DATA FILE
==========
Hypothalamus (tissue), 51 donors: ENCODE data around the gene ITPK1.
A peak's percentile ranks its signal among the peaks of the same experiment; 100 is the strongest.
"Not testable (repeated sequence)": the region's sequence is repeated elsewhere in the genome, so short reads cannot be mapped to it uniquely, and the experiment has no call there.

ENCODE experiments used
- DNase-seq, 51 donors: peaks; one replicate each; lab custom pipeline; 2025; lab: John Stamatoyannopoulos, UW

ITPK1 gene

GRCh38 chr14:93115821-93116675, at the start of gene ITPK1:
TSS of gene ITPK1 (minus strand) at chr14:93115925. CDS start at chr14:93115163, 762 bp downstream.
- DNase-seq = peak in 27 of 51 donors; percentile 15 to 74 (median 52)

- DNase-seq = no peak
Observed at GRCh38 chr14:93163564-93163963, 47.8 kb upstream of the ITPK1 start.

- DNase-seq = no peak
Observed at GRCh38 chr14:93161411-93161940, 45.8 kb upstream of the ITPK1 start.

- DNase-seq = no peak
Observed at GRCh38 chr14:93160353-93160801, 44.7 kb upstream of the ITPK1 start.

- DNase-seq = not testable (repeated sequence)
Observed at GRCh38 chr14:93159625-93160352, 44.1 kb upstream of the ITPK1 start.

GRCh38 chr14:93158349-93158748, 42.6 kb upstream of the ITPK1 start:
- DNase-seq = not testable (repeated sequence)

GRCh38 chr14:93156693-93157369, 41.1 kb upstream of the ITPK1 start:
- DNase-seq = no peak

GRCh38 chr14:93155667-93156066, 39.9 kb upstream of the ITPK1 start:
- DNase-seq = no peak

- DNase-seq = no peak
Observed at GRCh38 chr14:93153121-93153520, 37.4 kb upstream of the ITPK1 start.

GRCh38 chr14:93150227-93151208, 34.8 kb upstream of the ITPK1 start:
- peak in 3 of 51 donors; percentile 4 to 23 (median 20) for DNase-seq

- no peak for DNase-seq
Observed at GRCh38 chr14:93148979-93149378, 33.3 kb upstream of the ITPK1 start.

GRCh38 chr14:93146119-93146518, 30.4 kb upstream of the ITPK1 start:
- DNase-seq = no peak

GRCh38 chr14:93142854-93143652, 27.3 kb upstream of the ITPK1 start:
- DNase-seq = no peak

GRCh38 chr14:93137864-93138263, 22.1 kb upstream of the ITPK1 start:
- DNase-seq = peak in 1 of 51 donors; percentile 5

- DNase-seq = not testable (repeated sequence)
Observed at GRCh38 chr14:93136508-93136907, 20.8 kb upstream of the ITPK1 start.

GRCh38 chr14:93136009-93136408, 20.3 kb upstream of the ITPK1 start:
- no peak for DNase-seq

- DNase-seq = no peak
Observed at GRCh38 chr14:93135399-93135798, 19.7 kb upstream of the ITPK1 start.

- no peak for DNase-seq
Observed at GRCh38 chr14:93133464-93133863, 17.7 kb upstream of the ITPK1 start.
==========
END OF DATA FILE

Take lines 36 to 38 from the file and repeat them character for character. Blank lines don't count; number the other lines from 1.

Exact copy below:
- DNase-seq = not testable (repeated sequence)
Observed at GRCh38 chr14:93136508-93136907, 20.8 kb upstream of the ITPK1 start.

GRCh38 chr14:93136009-93136408, 20.3 kb upstream of the ITPK1 start: